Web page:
2011 Chesley Award Winner: Best Cover Illustration - Magazine
Ten Winks to Forever
by Bud Sparhawk
"Remember me, Wil Tibbits," Eleanor said just before taking that instantaneous
wink into a distant future near a star that had no name. "Maybe I'll see you again at
the end of time."
The likelihood of us running into one another again was negligible. There were
simply too many stars.
And too many years.
Eleanor felt the need to correct me when, during the first day of our training on
Mars, I mentioned something about how the Renkinns had made instantaneous
"It isn't instantaneous," she said. "The Renkinn doesn't work that way."
"Of course it does," I replied. "It took no time between leaving Earth and arriving
That wasn't completely true. The trip from Earth orbit to Purcel station had taken a
few hours, and then there was the delay of getting prepared for the wink, and the
recovery time afterwards. But the wink itself had taken no apparent time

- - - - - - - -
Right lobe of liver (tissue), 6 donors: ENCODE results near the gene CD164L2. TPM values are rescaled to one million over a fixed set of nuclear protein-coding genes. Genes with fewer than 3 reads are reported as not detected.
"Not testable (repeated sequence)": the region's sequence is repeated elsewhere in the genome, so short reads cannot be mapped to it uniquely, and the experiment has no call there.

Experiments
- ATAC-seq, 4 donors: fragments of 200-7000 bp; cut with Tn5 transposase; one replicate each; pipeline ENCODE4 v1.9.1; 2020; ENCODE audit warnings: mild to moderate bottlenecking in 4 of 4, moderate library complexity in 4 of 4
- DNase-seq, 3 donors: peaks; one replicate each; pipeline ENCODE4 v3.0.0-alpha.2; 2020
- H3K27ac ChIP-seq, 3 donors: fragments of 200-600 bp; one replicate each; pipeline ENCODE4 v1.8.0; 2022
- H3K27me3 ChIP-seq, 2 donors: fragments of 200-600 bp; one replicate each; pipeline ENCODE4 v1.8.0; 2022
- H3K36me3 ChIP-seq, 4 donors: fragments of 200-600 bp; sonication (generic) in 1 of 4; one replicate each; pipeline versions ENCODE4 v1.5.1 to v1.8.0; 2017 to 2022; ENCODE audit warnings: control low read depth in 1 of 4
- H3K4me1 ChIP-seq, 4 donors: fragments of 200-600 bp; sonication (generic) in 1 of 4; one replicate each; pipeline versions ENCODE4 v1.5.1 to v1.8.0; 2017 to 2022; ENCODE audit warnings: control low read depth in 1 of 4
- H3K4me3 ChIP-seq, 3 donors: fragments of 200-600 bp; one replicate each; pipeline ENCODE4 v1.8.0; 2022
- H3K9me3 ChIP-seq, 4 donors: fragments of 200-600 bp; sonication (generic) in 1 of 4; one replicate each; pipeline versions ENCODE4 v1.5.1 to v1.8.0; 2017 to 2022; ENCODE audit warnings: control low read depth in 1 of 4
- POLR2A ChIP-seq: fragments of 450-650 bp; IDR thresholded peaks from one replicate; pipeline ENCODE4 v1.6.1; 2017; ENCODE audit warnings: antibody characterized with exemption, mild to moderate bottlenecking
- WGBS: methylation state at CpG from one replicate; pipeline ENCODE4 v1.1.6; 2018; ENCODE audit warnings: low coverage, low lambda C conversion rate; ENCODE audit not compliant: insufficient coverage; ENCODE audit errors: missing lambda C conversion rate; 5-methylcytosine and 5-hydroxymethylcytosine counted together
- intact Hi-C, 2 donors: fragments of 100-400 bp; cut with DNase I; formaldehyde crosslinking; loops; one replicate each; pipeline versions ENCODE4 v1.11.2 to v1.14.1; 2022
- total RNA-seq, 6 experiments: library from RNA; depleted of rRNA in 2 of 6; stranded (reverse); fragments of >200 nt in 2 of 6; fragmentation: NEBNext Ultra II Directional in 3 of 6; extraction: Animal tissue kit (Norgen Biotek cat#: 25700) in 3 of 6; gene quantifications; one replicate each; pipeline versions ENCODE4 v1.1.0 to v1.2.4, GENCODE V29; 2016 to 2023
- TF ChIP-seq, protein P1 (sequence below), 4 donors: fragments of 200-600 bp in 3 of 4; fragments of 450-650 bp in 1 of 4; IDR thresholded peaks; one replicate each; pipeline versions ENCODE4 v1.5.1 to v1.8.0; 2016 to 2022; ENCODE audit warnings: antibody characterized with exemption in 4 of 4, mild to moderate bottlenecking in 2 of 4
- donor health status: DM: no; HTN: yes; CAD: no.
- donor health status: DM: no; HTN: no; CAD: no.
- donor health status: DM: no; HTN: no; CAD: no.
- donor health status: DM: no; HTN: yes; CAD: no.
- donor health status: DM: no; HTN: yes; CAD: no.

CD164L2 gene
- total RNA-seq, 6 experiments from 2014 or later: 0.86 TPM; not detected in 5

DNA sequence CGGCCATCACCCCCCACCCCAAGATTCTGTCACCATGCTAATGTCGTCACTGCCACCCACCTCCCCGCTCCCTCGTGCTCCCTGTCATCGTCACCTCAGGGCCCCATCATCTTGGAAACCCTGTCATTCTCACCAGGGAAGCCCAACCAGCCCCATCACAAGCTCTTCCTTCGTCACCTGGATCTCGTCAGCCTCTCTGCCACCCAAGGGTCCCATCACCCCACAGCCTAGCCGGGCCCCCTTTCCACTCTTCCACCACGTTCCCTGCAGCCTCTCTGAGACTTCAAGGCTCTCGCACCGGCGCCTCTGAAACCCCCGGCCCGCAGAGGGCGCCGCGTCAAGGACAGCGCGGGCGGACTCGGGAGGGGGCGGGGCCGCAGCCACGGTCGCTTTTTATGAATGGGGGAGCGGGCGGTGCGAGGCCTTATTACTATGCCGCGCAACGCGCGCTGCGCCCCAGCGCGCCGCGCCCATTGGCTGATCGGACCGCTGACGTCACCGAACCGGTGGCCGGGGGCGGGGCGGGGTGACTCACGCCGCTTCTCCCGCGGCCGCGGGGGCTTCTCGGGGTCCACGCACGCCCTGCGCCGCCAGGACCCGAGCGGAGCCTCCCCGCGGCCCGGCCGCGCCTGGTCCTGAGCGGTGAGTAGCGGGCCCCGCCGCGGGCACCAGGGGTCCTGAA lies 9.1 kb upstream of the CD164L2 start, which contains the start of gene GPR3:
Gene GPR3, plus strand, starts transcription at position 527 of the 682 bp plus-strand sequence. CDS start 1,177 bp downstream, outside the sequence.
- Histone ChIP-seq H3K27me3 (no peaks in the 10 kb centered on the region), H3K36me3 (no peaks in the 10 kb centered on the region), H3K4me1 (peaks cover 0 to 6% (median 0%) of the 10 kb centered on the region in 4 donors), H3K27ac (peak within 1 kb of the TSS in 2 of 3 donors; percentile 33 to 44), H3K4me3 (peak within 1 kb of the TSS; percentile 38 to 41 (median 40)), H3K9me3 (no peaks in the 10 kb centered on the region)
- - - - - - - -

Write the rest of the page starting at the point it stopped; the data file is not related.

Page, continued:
"It wasn't instantaneous," she repeated. "We were winking at light speed, and
time," she asserted, "has a universal 'speed' of one second per second."
"Duh," I replied as though I didn't care. I just wanted to get under her so-superior
"If . . . ," she went on, eager to belabor her trivial point, "if you had sent a message
to Mars the instant we winked, that message would arrive on Mars at the same time
as we did."
"Proving we spent no time in transit," I declared.
"We only apparently moved instantaneously," she shot back. "The rest of the
universe is a few minutes older than us now."
"So what? For all practical purposes it's the same. Wink at Beijing and appear on
Mons Olympus -- no time at all. Who cares about a minute or two? We've wasted
more time than that talking about this."